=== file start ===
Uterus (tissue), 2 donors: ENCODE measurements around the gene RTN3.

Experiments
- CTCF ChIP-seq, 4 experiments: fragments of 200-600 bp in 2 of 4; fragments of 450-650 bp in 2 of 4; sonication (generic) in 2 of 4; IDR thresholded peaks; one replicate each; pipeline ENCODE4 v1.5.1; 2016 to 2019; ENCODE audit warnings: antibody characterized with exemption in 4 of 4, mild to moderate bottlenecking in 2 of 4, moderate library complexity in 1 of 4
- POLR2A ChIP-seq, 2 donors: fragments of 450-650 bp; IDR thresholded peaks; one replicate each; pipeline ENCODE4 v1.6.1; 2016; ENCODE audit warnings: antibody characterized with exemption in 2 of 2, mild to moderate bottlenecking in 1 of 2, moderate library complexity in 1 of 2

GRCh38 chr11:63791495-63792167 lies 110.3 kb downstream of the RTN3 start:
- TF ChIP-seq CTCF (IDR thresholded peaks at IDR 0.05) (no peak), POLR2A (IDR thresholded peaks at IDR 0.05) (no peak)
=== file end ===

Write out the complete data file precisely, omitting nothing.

Uterus (tissue), 2 donors: ENCODE measurements around the gene RTN3.

Experiments
- CTCF ChIP-seq, 4 experiments: fragments of 200-600 bp in 2 of 4; fragments of 450-650 bp in 2 of 4; sonication (generic) in 2 of 4; IDR thresholded peaks; one replicate each; pipeline ENCODE4 v1.5.1; 2016 to 2019; ENCODE audit warnings: antibody characterized with exemption in 4 of 4, mild to moderate bottlenecking in 2 of 4, moderate library complexity in 1 of 4
- POLR2A ChIP-seq, 2 donors: fragments of 450-650 bp; IDR thresholded peaks; one replicate each; pipeline ENCODE4 v1.6.1; 2016; ENCODE audit warnings: antibody characterized with exemption in 2 of 2, mild to moderate bottlenecking in 1 of 2, moderate library complexity in 1 of 2

GRCh38 chr11:63791495-63792167 lies 110.3 kb downstream of the RTN3 start:
- TF ChIP-seq CTCF (IDR thresholded peaks at IDR 0.05) (no peak), POLR2A (IDR thresholded peaks at IDR 0.05) (no peak)